FIG. 7 shows another form of embodiment of the present invention in which the cancellation of the electromotive resultant force induced in the pick-up system in the absence of a moving body to be detected, is obtained by oppositely connecting two receiving coils each exposed to an equal flux and reciprocally in phase.
In accordance with this form of embodiment, the apparatus comprises two, open magnetic circuits 3-3 which are separate and identical, in the form of a U, arranged along the rail 8. These magnetic circuits respectively incorporate the emitter windings 4-4 fed by the generator 6, which produce fluxes 12-12 in phase with each other.
The opposed poles 14-14 of these two, magnetic circuits, which are located in the central part of the detection or pick-up region, form the pick-up poles which, in the absence of a moving body, carry identically phased, equal flux values 16-16.
The electric coupling between the two, ings 18-18 mounted on the poles 14-14, is made in opposition, i.e. the individual and identical electromotive forces in each of the windings, identically phased and induced by the fluxes 16-16 produce a zero resultant electromotive force at the terminals 20-20 of the pick-up system; in the absence of a moving body to be detected. As in the case of FIG. 1, these terminals 20-20 are connected with the phase-comparator 19 the other input whereof is connected to the terminals, shown at 26-28, of one of the emitter windings. This device functions in the same manner as described for FIG. 1, and it is sufficient to mention that upon the moving body 22 entering the pick-up zone, the flux 16 becomes different from the flux 16, passing through the receiver or pick-up 18'. Consequently, the resultant voltage induced, is no longer zero, and the comparator 19 will show a phase inversion at the instant the moving body passes through the axis ZZ of the device.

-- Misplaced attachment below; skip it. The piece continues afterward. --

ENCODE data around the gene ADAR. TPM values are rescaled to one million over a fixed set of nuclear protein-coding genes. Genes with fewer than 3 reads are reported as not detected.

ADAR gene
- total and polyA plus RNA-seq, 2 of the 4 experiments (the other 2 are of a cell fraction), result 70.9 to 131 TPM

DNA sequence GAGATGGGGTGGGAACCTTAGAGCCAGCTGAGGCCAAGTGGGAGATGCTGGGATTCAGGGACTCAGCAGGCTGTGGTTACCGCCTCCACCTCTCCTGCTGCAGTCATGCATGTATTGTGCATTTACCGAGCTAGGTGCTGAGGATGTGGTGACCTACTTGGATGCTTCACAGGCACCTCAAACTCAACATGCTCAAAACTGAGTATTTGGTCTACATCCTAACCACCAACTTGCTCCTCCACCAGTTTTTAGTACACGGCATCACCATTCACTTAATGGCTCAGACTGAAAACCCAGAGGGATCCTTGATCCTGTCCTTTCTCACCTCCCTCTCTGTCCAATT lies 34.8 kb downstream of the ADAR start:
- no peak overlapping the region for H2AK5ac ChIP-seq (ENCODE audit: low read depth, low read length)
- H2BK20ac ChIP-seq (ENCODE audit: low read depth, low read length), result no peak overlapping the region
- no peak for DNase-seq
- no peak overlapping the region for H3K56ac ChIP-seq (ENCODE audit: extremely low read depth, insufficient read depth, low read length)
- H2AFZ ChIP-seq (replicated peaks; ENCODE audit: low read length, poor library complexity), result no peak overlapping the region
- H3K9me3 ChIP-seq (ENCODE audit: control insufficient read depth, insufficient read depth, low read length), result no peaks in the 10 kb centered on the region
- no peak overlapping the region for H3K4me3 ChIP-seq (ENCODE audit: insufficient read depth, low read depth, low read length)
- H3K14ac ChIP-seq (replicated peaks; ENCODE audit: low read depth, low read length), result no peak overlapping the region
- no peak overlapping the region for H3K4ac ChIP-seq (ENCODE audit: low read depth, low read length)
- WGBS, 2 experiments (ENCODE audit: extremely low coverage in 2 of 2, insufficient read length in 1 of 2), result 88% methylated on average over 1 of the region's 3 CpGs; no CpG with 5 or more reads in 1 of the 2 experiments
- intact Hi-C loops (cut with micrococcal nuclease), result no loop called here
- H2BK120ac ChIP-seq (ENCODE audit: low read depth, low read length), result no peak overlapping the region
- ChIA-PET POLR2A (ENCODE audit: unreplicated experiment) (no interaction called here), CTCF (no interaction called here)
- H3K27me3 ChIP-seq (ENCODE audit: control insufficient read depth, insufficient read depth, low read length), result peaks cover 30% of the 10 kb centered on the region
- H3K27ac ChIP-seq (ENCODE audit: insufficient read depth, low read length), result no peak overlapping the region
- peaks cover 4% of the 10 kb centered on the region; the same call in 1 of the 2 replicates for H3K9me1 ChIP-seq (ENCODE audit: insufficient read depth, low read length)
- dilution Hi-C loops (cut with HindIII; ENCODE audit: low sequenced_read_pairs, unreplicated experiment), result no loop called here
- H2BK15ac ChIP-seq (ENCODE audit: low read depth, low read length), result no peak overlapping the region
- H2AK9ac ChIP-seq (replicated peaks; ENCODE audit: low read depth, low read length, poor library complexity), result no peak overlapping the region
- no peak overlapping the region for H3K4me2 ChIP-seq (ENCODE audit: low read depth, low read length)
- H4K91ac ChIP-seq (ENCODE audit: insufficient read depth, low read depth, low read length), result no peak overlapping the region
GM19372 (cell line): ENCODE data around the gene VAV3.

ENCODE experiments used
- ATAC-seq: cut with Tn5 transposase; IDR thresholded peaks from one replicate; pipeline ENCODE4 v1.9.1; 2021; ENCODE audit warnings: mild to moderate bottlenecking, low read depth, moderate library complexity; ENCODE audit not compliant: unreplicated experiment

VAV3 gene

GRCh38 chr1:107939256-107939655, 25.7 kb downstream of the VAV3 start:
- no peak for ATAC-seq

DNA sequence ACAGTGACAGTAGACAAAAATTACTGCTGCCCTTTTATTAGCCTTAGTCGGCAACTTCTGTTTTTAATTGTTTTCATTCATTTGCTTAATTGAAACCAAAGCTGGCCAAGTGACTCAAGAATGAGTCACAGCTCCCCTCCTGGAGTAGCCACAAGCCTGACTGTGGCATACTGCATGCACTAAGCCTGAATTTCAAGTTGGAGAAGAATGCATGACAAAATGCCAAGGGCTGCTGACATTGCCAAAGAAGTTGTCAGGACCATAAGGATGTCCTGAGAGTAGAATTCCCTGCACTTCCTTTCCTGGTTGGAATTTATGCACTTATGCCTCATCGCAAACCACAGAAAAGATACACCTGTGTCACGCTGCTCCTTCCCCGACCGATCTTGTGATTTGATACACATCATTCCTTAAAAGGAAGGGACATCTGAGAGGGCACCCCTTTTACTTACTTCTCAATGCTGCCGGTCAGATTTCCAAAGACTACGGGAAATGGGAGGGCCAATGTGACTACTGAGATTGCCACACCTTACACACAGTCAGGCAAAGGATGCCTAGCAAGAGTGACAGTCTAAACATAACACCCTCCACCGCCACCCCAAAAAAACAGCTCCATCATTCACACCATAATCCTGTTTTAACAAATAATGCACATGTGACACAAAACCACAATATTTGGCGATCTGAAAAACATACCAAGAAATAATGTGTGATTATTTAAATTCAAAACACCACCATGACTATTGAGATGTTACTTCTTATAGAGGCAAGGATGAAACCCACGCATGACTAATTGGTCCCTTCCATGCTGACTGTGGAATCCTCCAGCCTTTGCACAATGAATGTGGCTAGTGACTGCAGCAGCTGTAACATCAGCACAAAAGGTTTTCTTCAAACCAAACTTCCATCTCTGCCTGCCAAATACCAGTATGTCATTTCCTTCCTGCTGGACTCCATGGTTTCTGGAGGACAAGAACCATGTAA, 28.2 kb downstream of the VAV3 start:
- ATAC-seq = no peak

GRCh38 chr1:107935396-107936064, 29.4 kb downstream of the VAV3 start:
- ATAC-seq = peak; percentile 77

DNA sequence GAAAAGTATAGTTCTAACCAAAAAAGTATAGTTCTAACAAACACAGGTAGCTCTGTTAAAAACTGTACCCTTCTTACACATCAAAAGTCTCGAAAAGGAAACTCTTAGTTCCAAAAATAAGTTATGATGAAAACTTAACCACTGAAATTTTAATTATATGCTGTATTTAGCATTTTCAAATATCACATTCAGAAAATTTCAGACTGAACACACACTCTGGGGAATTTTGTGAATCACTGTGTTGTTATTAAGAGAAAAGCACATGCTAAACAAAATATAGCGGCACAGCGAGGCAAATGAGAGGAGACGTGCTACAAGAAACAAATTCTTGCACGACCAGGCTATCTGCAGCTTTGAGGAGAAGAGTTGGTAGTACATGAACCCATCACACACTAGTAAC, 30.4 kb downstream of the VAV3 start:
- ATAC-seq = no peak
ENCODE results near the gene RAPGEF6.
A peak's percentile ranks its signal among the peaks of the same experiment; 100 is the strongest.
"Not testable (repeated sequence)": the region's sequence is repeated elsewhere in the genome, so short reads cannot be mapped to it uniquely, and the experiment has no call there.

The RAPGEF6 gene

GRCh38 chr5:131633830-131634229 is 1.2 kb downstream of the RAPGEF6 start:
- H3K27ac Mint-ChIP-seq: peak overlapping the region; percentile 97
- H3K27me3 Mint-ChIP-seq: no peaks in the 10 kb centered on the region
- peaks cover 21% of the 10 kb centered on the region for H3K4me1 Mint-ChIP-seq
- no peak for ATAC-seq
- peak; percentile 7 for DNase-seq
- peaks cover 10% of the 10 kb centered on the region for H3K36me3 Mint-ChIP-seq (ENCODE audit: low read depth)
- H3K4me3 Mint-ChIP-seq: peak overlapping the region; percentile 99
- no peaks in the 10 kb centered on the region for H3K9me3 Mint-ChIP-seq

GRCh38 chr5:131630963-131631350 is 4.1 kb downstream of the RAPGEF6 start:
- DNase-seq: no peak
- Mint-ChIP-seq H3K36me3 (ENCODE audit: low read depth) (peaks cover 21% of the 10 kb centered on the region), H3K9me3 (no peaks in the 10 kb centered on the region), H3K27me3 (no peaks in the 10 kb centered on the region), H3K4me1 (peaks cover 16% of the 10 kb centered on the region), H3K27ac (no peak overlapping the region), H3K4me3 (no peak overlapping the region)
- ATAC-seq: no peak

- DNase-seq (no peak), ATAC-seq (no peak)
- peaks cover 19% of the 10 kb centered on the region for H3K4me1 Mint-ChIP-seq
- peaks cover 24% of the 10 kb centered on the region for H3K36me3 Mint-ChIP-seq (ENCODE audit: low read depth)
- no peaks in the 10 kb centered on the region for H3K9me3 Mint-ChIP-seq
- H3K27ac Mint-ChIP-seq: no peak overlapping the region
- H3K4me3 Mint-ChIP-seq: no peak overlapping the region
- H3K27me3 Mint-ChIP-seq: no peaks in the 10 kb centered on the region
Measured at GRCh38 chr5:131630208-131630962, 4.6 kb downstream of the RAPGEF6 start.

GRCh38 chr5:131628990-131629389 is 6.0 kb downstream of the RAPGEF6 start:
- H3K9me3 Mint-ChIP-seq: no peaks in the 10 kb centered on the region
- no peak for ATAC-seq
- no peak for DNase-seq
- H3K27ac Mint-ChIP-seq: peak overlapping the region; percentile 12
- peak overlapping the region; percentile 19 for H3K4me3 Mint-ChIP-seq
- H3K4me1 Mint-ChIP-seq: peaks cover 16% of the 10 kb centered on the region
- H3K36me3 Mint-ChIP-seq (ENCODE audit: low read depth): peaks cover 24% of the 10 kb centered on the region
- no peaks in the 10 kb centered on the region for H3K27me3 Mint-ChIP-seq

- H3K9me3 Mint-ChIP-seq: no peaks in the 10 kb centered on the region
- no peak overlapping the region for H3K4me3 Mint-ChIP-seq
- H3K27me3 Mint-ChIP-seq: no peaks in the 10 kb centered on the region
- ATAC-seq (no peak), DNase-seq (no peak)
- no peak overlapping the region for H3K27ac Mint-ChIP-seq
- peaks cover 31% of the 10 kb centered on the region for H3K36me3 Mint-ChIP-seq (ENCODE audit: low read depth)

Whichever of the arrangements according to FIG. 1 or FIG. 7 is used, consequently, the device according to the present invention enables detection of the presence of a metallic mass in the controlled region, and the determination of the position of such mass with reference to the axis ZZ of the apparatus (the parts Ox or Ox on the diagram, FIG. 4).
Detection takes place independently of the speed of the moving body and the apparatus thus also enables the detection of fast as well as slow trains.